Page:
Those lots are also jam-packed with cars with Texas license plates. When you couple that with all the signs touting the many shuttles offering dirt cheap transport from nine pickup points in Houston to the casinos, you realize the magnitude of the cash drain over the Sabine.

Both the Isle of Capri and L’Auberge du Lac are vast complexes that rise mirage-like out of acres of concrete in the middle of nowhere. Each offers in-house restaurants, shops, clubs and lodging, and that underscores one of [gambling opponent Harris] Kempner’s main anti-casino contentions — that [Allen] Flores and the Strand merchants are fooling themselves if they think casinos will bring them customers. Even in the old days, he says, the Balinese Room knew well how to lock down the junket trade. “When the casinos wanted to attract banquets, they undercut,” he says. “They could afford to do that because they can make food, drink, shelter and entertainment a loss leader, and they will do it again.”

That’s been the Atlantic City experience, and I tend to think it would be Galveston’s, or any other place’s that got casinos, as well. Lomax does a good job of presenting multiple perspectives on the issue, so check it out.

Reason #437 why I’m skeptical of the gambling industry

The regulatory agency that oversees horse and dog tracks in Texas is begging for a handout to make it through the end of the fiscal year.

Faced with a 14 percent, nearly $678,000 shortfall, the commission that oversees horse and dog racing in Texas has asked Gov. Rick Perry for a $250,000 emergency grant to finish the fiscal year ending Aug. 31 in the black.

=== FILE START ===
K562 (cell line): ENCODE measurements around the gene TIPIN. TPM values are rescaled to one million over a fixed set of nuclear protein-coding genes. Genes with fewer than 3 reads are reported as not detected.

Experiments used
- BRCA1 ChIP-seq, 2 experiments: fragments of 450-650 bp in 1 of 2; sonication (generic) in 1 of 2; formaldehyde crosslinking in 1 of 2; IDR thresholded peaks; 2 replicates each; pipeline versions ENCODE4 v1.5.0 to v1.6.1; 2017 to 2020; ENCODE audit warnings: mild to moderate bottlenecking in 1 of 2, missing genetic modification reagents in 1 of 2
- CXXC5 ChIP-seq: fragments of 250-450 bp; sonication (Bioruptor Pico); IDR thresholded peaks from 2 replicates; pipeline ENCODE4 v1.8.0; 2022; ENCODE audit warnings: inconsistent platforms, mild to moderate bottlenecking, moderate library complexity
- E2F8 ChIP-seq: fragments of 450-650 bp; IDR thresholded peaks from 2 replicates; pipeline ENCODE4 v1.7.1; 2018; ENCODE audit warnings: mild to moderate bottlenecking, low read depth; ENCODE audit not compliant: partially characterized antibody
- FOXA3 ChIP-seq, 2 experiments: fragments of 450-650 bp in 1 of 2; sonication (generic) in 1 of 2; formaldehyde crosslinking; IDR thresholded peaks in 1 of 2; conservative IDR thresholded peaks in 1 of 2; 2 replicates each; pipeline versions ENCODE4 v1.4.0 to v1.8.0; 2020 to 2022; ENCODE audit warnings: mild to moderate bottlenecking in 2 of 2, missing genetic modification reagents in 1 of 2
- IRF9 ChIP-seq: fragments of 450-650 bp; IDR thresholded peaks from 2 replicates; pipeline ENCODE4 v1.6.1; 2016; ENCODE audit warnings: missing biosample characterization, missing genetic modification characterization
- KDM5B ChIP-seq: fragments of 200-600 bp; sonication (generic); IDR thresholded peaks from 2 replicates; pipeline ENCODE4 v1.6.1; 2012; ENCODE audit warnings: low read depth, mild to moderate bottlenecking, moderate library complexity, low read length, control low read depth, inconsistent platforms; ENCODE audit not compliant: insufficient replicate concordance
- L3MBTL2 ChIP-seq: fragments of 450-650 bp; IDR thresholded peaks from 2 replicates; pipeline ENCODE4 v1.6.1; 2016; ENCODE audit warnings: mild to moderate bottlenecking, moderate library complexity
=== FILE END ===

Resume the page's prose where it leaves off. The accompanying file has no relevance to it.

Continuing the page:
In case that strategy fails, members of the Texas Racing Commission Wednesday signed off on a letter to Perry, Lt. Gov. David Dewhurst and House Speaker Joe Straus requesting a $250,000 supplemental budget appropriation.

Members acted shortly before representatives of horse and greyhound interests painted a desperate picture of the racing industry’s health at Wednesday’s commission meeting.

“Time is clearly running out,” said Bryan Brown, CEO of the Retama Park, a horse track north of San Antonio. “We can’t continue on as an industry and face all these issues.”

The agency attributes $70,000 of the shortfall to the impact of last year’s hurricanes on track revenues. It blames the rest on a factor likely reflecting decreased betting.

[…]

Brown told the commission that from 2007 to 2008, the number of Texans involved in horse racing dropped by more than 1,200 to 3,325. He also noted drop-offs in horses bred and raced in the state, live racing days at tracks and in total revenue. He said tracks also continue losing customers to online alternatives and illegal gambling parlors.

Earlier this week, Rolando Pablos, the commission chairman, told the budget-drafting Senate Finance Committee the racing industry is on the decline.

Remember when the introduction of the horse and dog racing industries, with their legalized betting on races, was going to be a financial windfall for the state? Boy, those were the days. But hey, let ’em have slot machines, or maybe just open the door to casinos, and this time we really will be swimming in the money. For sure! We mean it! What could possibly go wrong?

Expanded gambling: It isn’t just for race tracks any more

Here’s an update to the story about the big expanded gambling bill that was filed yesterday.

Slot machines also would be allowed at the state’s existing race tracks under the proposal by Sen. Rodney Ellis, D-Houston; Sen. John Carona, R-Dallas; Rep. Jose Menendez, D-San Antonio, and House Appropriations Committee Chairman Jim Pitts, R-Waxahachie. In addition, the three federally recognized Indian tribes could operate a casino on their tribal lands.